Friday, February 17, 2012

Treated as Equals

They were full of questions: So what do the babies look like now? What is it like in there? How do they eat? On and on. Question after question.

Ages ten and twelve are children old enough to understand. Their questions needed to be answered. Never have I been tentative about grabbing hold of the reins on sensitive subjects. So I stopped at the bookstore today. A clerk joined me in looking for a book to share with the girls. One that explains the stages the twins are going through as they grow through these nine months.

When I picked the girls up from school today, I told them that I had the book. They were very excited. Snacks gobbled down, we sat on the sofa. Me in the middle, of course. It was my idea. We started at the front of the book where across the page spanned the growth of the baby in the uterus for nine months. Page by page we saw the baby grow from tadpole to a child covered with fine down. A baby going from a dot to one wiggling fingers and toes. The girls were fascinated.

My daughter-in-law came home (we were at her house). The girls had not seen her for a week. A week with twins means changes. The girls immediately looked at her tummy then exploded into explanation of all they had seen and learned from the book. Lisa sat down with them and answered questions. No question was overlooked. She drew them into this big family event. She was honest with them. Two girls were thrilled to be treated as equals.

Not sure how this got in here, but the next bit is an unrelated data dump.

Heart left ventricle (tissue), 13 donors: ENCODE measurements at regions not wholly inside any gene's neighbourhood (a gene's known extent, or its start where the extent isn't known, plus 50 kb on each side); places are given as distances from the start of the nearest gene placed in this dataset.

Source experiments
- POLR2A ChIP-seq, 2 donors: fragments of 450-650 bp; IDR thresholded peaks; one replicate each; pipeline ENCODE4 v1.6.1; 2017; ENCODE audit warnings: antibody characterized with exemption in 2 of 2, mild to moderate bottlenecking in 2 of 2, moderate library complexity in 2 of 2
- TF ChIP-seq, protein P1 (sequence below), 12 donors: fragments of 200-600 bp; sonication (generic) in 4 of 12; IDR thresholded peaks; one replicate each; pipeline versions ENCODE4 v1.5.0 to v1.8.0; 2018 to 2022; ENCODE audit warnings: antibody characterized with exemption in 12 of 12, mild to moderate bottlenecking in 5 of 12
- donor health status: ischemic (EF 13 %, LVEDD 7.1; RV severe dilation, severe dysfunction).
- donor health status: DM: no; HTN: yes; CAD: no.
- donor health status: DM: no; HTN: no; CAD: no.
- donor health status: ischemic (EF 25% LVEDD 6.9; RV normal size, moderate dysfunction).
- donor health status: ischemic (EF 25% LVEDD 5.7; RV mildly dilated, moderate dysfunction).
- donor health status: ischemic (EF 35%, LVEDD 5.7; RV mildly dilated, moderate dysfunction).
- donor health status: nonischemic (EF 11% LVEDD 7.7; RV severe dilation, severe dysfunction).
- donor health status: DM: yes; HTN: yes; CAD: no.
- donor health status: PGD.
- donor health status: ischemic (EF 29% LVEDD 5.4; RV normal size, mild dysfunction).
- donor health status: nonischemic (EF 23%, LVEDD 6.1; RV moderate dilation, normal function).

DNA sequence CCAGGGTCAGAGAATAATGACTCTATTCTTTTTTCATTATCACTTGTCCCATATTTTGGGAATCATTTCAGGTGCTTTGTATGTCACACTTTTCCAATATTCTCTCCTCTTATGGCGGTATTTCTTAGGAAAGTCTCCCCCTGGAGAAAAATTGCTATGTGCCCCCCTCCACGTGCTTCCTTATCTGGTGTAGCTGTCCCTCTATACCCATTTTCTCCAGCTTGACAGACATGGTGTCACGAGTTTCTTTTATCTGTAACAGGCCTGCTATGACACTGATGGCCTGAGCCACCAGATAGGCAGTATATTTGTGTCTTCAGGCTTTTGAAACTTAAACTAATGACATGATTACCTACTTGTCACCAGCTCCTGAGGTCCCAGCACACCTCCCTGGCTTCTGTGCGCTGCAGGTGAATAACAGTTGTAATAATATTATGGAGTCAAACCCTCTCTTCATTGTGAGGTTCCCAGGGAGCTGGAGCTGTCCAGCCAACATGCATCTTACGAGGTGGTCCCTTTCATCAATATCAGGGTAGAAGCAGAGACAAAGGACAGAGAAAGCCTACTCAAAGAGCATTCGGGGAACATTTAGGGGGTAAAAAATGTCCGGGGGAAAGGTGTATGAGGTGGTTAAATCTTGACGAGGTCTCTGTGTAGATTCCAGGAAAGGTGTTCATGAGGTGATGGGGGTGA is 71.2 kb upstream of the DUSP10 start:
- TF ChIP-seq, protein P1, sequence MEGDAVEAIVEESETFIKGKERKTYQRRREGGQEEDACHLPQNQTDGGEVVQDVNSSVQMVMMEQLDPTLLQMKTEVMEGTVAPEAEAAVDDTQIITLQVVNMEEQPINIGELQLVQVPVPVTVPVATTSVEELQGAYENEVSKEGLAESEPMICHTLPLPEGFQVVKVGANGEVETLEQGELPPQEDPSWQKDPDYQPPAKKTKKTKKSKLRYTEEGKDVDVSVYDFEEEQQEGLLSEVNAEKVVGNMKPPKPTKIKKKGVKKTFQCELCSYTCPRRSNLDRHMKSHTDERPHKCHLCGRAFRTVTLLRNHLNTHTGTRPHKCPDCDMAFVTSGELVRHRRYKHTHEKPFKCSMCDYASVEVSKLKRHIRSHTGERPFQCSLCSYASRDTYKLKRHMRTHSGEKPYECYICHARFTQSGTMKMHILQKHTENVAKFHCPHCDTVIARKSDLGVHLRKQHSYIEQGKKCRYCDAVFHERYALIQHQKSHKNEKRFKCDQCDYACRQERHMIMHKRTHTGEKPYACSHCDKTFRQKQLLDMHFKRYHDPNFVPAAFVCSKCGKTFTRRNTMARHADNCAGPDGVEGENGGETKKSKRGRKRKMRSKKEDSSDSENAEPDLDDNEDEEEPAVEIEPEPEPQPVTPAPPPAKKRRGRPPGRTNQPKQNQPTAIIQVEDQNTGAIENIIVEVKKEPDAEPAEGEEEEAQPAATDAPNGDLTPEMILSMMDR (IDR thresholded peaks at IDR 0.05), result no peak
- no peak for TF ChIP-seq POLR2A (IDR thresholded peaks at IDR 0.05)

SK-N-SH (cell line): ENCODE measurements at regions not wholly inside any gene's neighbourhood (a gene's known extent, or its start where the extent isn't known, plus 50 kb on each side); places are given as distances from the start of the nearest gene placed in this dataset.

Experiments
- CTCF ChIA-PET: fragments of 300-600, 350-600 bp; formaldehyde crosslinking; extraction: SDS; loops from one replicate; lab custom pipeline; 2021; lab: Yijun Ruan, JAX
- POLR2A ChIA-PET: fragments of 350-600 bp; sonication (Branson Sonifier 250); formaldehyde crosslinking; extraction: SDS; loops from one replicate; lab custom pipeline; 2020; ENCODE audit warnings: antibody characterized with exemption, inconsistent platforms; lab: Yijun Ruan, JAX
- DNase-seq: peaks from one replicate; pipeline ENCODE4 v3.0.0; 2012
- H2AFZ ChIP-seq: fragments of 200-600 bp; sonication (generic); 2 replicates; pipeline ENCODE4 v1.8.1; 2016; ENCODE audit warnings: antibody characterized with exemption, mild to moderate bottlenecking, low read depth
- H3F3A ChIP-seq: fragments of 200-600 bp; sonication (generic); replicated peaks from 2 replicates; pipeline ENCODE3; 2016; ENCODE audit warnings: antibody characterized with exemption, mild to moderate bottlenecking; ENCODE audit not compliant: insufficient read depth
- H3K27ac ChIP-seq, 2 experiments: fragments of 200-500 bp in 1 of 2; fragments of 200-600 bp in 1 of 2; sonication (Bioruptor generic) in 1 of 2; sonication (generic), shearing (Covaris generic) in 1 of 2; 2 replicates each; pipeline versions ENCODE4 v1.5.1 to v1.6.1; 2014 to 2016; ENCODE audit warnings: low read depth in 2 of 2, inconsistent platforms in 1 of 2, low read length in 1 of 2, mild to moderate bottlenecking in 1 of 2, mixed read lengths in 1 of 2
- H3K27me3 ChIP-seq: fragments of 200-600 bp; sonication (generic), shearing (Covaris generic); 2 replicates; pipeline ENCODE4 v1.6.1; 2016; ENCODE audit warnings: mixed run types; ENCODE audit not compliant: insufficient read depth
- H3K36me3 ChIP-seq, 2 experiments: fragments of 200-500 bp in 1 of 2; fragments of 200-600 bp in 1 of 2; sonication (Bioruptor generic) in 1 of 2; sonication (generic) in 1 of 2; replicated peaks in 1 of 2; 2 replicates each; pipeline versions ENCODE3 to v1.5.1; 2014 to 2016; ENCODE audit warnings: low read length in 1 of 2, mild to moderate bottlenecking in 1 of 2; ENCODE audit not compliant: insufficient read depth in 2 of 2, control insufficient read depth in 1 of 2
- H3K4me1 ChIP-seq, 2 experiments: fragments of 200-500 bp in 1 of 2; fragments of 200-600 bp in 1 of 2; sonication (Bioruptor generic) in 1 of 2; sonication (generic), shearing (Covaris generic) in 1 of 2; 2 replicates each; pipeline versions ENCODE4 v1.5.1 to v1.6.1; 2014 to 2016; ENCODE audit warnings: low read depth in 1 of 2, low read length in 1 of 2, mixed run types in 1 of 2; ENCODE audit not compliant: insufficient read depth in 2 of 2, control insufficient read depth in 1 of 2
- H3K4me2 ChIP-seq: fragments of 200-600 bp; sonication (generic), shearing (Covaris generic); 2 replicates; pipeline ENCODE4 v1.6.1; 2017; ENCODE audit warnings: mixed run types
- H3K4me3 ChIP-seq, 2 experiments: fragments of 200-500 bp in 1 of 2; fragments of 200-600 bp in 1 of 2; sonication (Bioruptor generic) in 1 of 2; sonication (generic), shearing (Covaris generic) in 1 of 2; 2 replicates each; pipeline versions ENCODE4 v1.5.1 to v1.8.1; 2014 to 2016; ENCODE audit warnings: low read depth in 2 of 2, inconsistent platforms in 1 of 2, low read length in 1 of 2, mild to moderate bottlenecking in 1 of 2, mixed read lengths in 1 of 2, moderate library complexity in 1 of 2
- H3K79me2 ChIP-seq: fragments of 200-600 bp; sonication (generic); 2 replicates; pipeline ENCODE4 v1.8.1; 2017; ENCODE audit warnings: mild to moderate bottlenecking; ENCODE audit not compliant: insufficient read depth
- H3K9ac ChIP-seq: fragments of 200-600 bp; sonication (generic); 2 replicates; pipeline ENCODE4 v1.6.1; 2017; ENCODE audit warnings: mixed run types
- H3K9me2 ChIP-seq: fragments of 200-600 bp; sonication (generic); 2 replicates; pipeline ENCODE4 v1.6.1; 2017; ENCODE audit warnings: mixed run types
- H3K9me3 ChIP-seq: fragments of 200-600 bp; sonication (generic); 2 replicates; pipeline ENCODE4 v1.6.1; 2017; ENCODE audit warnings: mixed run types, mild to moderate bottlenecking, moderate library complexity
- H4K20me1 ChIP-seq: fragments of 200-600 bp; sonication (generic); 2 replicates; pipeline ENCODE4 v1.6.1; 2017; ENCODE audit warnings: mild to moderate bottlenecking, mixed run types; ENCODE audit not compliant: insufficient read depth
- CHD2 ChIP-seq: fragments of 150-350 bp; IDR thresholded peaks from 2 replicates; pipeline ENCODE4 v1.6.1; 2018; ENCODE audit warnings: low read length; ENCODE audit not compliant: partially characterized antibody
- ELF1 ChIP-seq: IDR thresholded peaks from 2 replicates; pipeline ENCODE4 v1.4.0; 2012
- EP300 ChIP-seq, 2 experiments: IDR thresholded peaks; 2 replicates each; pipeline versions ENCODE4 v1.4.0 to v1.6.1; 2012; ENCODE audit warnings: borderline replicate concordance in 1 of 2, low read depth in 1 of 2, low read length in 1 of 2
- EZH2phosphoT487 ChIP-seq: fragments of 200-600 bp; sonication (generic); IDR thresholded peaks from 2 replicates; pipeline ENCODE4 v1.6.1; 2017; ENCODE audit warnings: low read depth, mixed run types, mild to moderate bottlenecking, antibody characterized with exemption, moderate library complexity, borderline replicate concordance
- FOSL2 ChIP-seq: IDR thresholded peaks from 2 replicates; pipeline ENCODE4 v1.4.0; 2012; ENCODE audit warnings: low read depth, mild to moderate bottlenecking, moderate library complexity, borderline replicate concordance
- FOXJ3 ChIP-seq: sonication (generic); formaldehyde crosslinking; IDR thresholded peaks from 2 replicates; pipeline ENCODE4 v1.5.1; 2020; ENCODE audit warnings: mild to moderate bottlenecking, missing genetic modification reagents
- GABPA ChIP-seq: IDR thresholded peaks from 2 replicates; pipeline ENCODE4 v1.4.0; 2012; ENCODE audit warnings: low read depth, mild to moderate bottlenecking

Someone once told me to be honest with your kids when they are small, and they will never need to go looking for answers. they will know where to find them.

Today we shared a special time talking of babies and birth. We talked about the role of the mommy in keeping the babies safe. We talked of twins and the future...a future of which they will be a part.


  1. I agree that it's important to be honest with small kids, although you should try to gauge exactly the kind of information they are looking for. A couple of my girlfriends and I were talking about how we never got the birds-and-bees talk from our parents, and any questions we had were answered brusquely, with obvious signs of embarrassment. We all had made an early resolution to do better with our own kids.

    1. I agree completely. The talks need to be appropriate for the age of the child. All too often kids ask a simple question that we adults might take needing an in depth discussion. All too often we answer the wrong question. Answering involves a great deal of listening.